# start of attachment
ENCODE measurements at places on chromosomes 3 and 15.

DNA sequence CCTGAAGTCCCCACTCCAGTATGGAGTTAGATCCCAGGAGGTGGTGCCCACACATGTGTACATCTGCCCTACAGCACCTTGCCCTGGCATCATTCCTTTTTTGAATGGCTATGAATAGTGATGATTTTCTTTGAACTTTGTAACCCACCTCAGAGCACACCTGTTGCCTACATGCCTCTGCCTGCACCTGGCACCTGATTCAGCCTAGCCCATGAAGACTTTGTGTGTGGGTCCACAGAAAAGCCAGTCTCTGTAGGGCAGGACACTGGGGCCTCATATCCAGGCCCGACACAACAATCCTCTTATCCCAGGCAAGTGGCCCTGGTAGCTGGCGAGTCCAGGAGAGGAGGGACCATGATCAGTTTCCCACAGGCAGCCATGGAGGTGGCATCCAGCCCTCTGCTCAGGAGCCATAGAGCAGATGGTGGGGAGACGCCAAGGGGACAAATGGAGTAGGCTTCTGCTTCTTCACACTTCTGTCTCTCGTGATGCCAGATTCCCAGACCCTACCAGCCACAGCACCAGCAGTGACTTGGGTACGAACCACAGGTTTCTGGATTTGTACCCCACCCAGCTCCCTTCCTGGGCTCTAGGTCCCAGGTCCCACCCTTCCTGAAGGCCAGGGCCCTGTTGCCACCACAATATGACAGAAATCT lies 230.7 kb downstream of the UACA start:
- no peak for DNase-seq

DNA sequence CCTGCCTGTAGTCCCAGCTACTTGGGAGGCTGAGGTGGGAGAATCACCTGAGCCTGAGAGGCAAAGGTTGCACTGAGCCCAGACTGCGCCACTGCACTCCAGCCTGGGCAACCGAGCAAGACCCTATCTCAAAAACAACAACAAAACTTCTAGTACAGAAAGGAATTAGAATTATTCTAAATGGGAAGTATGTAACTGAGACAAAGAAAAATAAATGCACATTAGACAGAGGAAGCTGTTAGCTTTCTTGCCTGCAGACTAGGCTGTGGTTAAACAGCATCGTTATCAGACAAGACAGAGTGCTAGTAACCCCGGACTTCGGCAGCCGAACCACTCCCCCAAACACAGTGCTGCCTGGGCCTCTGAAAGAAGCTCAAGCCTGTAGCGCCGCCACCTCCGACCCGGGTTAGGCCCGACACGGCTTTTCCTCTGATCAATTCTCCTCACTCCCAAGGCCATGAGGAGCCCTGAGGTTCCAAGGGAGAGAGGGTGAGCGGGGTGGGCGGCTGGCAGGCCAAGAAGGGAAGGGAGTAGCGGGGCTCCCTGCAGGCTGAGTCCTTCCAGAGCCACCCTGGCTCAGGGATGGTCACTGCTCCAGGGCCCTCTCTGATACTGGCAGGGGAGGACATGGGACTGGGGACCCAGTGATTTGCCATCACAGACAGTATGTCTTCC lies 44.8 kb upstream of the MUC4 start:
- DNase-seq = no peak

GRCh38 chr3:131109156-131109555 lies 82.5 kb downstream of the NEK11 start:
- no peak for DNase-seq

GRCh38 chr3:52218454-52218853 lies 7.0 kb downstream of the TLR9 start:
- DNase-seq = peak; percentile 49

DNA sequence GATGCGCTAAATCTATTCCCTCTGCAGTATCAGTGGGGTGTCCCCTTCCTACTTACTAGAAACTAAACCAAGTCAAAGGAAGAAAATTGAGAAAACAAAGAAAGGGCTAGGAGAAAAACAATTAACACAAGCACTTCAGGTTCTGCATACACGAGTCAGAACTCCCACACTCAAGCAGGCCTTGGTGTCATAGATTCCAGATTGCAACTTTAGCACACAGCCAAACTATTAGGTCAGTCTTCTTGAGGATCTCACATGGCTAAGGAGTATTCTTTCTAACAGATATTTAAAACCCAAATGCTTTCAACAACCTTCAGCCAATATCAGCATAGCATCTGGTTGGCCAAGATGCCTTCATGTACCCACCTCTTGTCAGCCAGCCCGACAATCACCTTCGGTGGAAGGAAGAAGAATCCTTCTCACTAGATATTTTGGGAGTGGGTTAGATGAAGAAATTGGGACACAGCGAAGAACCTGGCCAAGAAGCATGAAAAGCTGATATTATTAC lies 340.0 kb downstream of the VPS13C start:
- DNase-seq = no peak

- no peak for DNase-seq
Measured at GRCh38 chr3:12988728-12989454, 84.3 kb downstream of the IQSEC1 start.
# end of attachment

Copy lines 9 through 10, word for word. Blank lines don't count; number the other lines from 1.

- DNase-seq = peak; percentile 49

DNA sequence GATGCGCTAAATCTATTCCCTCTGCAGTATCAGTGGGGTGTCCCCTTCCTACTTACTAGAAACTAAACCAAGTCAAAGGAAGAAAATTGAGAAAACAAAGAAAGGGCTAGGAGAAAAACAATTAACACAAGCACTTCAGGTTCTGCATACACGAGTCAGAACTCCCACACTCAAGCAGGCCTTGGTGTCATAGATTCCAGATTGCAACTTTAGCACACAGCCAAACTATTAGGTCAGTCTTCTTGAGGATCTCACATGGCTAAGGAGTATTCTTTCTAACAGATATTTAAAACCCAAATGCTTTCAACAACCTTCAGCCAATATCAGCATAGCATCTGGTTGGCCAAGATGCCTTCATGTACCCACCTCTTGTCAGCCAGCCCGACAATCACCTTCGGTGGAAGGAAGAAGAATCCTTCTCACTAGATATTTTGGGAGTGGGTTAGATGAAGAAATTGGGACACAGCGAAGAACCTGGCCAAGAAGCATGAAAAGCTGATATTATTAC lies 340.0 kb downstream of the VPS13C start: